In light of the Afghanistan crisis, you may have come across photos that depict an Afghanistan of the past. These photos are in stark contrast to Afghanistan’s current condition. Women are out and about in dresses and without hijabs, men going about their daily businesses in the market in these images. It is also known that these images are from a Soviet-influenced Afghanistan. How that influence was made possible, however, is hardly known by anyone.
A Revolution That is Seldom Addressed: The Saur Revolution
The Saur Revolution of 1978 is behind the establishment of a Soviet-influenced government in Afghanistan. The story begins in 1973, when Mohammed Daoud Khan dethroned King Zahir Shah in a military coup. The coup resulted in Afghanistan becoming a republic, for the first time in its history. Khan had the support of the minority People’s Democratic Party of Afghanistan. Though Khan had more nationalist views, his supporters had staunch socialist beliefs.
The turning point comes when the PDPA resulted in a division. The Parcham faction led by Babrak Karmal supported Daoud, and the Khalq faction was led by Noor Teraki. The latter is more a radical version of the former. Daoud himself wanted to make relations with the US better, and steer away from the USSR. This was an attempt to mitigate the crisis of the split, as well as to control radical outfits in tribal areas and within government.
In the midst of all this, a Parcham leader is murdered. Hyder was, after all, the wrong guy in the group – the presence of a communist never sits well with nationalist leaders. The Khalqi faction, which ideally preferred a Lenin-influenced state, was naturally alarmed at the incident.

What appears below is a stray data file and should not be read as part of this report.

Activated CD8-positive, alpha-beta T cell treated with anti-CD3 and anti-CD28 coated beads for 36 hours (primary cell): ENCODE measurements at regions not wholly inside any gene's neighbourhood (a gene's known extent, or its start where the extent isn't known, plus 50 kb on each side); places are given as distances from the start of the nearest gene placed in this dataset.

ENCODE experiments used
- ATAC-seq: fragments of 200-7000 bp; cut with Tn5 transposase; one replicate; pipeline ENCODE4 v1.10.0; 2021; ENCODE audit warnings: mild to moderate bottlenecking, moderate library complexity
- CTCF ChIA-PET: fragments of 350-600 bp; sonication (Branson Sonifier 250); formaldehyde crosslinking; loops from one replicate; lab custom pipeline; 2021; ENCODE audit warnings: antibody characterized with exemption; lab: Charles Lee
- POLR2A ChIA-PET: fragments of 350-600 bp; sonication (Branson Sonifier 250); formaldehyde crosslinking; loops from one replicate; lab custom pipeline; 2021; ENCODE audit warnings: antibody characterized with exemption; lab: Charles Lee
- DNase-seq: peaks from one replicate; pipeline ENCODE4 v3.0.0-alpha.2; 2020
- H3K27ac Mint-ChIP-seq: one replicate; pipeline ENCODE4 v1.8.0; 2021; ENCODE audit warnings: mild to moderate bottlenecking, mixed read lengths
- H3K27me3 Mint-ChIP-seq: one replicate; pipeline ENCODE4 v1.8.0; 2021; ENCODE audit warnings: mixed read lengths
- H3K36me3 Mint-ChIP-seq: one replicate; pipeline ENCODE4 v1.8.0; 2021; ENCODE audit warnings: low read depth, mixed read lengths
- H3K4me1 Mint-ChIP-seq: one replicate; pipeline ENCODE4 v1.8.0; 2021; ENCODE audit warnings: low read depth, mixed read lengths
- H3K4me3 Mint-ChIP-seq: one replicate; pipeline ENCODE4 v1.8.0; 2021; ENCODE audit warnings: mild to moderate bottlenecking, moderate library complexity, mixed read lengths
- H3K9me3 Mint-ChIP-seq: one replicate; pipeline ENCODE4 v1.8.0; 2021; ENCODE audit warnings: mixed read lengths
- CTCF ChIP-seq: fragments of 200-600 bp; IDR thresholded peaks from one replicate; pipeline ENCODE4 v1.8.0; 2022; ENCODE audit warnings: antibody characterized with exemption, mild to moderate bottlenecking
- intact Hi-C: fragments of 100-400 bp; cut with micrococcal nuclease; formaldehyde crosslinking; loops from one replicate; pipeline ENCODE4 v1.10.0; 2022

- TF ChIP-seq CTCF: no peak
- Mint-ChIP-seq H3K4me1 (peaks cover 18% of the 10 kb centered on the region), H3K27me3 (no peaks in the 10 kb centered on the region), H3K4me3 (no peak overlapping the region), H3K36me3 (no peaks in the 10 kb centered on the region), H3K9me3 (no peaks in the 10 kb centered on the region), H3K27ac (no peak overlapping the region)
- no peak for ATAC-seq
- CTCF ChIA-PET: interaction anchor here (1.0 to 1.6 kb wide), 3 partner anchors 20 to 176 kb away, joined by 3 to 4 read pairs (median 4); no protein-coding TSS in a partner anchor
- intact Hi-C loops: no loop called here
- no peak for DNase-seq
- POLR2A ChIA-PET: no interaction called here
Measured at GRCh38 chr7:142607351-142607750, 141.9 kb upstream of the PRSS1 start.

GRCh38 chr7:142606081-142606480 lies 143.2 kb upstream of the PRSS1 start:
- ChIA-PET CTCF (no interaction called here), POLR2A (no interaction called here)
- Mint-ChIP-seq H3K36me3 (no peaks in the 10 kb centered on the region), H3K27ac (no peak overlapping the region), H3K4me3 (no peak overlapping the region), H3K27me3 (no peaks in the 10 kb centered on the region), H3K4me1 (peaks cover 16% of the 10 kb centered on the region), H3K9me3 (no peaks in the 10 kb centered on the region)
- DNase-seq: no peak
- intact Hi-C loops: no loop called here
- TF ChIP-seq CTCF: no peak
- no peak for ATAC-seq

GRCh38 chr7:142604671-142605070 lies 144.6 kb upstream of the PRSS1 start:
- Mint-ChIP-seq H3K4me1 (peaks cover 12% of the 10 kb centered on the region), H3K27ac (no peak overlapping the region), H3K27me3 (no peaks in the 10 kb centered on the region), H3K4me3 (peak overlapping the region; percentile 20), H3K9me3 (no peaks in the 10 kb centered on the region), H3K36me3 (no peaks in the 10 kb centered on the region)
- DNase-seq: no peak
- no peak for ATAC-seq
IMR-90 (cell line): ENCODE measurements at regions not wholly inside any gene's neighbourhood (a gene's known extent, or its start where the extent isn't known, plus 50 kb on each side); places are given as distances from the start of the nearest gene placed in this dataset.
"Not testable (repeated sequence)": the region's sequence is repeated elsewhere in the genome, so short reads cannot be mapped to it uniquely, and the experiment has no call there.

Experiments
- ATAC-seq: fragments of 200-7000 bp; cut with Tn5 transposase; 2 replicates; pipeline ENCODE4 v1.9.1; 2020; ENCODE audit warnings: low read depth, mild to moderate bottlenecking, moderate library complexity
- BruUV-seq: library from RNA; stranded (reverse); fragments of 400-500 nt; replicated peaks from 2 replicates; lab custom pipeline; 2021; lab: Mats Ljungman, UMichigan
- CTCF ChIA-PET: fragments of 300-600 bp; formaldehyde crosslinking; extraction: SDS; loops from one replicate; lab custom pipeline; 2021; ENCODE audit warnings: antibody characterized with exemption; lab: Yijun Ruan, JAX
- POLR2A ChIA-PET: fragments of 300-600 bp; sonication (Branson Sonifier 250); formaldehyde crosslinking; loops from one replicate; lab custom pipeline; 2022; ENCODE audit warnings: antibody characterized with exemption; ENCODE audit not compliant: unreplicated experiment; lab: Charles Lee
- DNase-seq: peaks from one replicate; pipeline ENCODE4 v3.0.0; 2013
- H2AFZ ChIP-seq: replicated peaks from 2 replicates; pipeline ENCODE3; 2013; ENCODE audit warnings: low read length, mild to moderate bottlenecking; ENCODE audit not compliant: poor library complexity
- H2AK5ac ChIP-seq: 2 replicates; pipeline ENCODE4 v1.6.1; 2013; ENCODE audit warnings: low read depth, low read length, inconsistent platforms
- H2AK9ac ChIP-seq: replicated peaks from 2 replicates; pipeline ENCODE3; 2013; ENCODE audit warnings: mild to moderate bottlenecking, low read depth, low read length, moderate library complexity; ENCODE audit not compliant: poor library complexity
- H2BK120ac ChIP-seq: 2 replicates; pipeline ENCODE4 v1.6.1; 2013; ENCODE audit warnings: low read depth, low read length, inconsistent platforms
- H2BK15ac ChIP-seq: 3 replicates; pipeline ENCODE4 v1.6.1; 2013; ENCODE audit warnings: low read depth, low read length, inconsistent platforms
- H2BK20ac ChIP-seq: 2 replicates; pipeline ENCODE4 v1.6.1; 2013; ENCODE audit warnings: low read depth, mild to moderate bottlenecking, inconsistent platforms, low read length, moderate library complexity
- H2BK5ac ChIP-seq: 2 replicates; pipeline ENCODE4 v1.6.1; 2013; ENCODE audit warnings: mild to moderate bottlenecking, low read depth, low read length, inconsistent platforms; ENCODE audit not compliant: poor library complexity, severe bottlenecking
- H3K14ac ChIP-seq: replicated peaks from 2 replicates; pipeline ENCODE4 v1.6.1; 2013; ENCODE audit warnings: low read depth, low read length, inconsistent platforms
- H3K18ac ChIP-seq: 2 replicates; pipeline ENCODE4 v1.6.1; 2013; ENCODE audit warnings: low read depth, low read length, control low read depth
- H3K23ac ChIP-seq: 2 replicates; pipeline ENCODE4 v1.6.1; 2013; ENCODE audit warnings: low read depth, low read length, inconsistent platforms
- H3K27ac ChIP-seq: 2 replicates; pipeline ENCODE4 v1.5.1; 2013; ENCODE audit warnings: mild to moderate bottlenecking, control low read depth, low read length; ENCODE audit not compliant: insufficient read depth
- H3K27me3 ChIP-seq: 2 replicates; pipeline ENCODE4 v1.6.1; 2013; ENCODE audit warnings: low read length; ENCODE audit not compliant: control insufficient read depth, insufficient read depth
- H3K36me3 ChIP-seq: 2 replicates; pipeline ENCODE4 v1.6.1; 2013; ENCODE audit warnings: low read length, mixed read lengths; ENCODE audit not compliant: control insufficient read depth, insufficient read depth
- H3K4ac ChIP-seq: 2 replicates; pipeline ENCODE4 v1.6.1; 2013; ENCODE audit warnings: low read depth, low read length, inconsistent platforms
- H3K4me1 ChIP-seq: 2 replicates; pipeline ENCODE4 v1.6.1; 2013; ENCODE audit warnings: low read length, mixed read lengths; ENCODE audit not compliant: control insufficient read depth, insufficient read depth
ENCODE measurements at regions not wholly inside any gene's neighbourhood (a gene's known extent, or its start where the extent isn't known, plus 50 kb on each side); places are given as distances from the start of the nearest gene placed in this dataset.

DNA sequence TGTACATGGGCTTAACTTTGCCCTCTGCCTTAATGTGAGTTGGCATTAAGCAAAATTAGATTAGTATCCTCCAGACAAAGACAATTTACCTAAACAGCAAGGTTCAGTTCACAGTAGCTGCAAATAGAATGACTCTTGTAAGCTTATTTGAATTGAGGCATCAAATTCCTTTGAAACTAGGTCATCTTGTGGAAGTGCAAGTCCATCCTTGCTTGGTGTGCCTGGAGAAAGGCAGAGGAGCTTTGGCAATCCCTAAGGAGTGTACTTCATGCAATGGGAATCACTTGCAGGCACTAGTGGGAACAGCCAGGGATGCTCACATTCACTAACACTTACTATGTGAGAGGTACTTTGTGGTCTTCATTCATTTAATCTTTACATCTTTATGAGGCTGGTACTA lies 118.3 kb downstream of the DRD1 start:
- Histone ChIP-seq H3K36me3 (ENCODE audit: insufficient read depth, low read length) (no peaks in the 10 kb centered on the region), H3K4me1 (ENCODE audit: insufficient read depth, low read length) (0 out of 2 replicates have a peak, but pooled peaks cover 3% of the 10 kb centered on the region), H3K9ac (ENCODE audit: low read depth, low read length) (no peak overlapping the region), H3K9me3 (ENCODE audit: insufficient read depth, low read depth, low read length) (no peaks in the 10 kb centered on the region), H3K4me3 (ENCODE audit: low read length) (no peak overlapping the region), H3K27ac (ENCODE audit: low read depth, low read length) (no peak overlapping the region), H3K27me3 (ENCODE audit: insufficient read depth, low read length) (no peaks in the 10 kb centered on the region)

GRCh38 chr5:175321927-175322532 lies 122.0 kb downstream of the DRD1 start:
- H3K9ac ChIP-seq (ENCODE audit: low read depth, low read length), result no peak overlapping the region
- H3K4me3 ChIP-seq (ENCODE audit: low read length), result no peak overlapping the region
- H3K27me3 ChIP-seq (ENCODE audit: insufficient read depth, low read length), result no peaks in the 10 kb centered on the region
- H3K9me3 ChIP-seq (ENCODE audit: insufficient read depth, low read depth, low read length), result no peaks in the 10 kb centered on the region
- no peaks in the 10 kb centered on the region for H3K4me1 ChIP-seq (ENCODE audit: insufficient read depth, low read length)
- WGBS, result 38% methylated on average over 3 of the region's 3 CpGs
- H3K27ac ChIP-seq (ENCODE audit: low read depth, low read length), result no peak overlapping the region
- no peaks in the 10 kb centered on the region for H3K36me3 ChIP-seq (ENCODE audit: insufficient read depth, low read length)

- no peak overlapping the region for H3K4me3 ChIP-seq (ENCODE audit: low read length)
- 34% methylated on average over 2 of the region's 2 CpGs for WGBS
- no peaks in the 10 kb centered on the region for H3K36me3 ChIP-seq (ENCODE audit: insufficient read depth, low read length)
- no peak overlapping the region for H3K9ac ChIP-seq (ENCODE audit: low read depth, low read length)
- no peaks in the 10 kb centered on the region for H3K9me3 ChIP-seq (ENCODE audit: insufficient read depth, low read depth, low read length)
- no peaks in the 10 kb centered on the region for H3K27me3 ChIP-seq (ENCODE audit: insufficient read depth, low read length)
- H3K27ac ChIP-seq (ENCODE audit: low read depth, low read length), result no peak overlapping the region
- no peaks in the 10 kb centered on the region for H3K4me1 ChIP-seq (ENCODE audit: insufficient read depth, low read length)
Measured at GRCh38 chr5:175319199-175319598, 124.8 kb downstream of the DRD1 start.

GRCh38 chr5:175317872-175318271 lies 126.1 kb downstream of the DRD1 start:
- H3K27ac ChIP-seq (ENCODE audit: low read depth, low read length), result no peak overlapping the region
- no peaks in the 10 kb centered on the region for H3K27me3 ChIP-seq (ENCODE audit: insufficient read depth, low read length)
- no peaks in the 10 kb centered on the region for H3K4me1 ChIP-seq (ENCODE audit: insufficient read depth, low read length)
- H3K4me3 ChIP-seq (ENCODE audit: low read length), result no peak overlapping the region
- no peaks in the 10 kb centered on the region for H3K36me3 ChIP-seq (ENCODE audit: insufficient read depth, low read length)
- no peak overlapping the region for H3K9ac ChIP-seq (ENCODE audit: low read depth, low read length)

Pro-communist Afghans took to the streets in response to Hyder’s death. In this while, Taraki and Karmal were both arrested, with a certain Hafizullah Amin being put on house arrest. Amin, even in this state, ordered the revolution.
Tanks drove within the city on 27th April 1978. They were aimed at the Presidential palace, on the commands of a commander who had betrayed Daoud. Military planes flew above, launching weapons towards the palace. The next morning, Afghans came to know of the death of Daoud Khan and his family, while shots were still heard in the capital Kabul.
After the revolution:
The now established PDPA government declared equality between the two sexes. This move exposed women to a lot of development in their life, which also led them to participating in politics. The Soviet Union ultimately invaded the country in 1979, whose leadership gave rise to extremist outfits like the Mujahideen.
The Soviet’s brief stint in Afghanistan gave the country a new character, unlike the helpless nature it carries in the present day. Foreign invasions in the coming years kept Afghanistan from flourishing properly. These invasions and the rampant growth of terror outfits are what has led Afghanistan to fall from democracy, for yet another time.